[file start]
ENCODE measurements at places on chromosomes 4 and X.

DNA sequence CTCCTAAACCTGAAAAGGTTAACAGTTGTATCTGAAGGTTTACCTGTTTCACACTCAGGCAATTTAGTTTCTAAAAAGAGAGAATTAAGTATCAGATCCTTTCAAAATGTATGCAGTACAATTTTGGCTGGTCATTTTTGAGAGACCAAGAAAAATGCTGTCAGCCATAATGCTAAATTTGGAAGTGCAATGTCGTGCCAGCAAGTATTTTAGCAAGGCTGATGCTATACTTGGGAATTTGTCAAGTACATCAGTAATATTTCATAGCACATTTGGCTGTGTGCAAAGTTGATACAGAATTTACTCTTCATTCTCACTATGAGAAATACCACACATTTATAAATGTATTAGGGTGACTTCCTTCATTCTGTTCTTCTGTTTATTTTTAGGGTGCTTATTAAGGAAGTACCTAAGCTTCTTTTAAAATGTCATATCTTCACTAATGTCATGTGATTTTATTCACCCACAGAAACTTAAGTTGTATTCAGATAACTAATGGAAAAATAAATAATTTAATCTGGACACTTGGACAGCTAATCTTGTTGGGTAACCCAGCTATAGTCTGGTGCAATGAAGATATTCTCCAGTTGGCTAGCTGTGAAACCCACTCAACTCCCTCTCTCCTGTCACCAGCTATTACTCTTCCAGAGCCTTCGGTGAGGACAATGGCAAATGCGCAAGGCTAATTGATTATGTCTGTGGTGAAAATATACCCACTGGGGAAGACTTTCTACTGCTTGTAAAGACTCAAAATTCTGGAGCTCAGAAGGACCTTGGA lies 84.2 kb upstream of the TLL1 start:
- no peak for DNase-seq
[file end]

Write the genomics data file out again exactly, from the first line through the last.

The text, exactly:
ENCODE measurements at places on chromosomes 4 and X.

DNA sequence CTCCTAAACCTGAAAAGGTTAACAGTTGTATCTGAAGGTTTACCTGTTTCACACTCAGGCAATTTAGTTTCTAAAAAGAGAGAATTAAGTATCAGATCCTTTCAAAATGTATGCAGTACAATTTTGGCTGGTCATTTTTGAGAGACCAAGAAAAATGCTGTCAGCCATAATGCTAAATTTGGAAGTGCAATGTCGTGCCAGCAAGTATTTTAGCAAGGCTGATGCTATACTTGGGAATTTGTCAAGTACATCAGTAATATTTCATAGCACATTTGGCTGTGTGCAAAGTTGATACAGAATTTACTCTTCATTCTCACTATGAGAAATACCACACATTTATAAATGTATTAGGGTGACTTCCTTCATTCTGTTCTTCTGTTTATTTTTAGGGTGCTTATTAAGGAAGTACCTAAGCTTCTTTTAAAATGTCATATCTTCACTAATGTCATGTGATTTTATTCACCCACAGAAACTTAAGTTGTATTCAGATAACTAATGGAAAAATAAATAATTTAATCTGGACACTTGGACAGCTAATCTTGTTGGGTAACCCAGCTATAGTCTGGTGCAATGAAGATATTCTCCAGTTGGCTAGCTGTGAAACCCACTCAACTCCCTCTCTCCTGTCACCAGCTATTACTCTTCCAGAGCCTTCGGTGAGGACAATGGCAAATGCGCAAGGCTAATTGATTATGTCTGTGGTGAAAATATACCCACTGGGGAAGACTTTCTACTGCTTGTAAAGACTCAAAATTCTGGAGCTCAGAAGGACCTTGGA lies 84.2 kb upstream of the TLL1 start:
- no peak for DNase-seq